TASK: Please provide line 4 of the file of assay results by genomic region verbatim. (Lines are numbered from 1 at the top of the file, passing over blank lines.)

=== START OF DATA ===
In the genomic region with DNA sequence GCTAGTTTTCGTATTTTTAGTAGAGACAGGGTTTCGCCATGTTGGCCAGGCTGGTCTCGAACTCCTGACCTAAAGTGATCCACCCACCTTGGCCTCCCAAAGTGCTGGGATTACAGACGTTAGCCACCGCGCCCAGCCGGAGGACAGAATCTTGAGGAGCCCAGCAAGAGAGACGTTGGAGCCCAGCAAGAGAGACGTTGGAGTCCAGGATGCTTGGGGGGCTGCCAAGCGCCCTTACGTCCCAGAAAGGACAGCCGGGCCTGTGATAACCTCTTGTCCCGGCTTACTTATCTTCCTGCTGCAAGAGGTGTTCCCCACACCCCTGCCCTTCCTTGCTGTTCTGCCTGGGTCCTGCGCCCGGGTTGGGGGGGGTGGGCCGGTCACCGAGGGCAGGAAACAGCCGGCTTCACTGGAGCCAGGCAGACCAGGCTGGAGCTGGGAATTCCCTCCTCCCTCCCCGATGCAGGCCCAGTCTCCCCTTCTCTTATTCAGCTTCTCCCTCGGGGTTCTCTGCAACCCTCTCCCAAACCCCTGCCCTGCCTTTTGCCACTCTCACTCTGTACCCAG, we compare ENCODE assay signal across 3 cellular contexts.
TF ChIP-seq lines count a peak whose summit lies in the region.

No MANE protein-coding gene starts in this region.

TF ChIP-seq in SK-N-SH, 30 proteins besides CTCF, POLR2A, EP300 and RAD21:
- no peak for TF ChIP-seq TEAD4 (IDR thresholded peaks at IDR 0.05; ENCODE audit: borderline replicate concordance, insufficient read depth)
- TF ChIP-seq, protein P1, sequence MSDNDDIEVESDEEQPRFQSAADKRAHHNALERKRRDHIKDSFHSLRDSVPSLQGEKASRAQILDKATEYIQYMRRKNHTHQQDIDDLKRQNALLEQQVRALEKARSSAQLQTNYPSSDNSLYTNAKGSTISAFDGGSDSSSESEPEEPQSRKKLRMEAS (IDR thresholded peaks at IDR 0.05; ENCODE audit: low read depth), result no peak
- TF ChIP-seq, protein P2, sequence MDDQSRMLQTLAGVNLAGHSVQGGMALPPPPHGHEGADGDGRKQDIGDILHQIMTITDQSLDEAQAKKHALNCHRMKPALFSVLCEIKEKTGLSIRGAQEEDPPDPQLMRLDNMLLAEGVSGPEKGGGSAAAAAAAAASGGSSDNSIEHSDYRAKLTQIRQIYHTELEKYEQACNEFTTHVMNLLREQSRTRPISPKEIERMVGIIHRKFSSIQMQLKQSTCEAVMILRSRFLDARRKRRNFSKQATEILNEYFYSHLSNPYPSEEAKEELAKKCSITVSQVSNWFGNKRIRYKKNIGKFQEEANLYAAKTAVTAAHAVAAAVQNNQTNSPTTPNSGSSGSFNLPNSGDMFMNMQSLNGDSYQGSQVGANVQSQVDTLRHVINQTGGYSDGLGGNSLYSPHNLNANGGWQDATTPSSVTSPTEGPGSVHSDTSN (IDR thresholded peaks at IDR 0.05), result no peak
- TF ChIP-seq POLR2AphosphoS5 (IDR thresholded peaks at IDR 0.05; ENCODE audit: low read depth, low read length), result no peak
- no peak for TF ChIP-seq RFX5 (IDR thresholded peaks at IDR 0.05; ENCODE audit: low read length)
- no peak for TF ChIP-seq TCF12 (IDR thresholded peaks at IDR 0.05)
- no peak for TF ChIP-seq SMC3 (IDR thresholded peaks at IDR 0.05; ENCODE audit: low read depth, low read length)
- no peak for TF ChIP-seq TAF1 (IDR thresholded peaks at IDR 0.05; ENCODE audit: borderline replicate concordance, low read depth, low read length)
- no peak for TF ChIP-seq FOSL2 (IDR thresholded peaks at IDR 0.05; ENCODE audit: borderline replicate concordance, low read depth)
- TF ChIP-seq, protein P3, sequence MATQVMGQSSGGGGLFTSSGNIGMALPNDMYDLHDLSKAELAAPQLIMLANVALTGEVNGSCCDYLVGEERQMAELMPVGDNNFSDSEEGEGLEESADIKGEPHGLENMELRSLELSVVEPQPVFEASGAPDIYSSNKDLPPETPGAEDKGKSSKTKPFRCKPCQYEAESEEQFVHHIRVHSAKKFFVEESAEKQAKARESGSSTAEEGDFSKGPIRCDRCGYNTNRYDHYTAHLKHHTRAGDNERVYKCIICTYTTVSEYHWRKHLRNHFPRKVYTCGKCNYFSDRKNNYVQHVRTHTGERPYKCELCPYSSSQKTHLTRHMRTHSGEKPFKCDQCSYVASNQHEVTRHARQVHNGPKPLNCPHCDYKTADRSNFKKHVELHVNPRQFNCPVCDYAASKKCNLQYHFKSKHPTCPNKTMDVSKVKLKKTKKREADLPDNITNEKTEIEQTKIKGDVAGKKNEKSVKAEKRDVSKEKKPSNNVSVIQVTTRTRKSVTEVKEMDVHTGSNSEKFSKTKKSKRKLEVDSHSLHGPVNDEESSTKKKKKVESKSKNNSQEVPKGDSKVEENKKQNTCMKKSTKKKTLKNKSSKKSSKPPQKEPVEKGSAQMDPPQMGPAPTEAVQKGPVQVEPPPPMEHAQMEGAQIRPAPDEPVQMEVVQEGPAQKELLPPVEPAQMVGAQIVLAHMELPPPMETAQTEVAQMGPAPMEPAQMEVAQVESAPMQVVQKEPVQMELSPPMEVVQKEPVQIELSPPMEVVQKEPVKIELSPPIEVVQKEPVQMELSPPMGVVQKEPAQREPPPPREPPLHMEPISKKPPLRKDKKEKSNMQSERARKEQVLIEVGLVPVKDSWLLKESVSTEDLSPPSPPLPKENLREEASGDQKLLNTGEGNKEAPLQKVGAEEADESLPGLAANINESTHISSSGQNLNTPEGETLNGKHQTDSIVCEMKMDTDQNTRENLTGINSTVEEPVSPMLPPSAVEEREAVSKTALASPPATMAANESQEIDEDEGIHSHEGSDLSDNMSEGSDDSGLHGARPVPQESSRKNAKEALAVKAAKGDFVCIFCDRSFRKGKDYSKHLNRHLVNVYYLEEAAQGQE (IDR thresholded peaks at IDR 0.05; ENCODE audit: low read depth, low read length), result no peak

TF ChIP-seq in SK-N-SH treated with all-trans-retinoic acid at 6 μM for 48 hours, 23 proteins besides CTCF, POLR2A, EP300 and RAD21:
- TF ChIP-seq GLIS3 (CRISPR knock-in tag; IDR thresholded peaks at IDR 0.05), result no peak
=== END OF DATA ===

TF ChIP-seq in SK-N-SH, 30 proteins besides CTCF, POLR2A, EP300 and RAD21: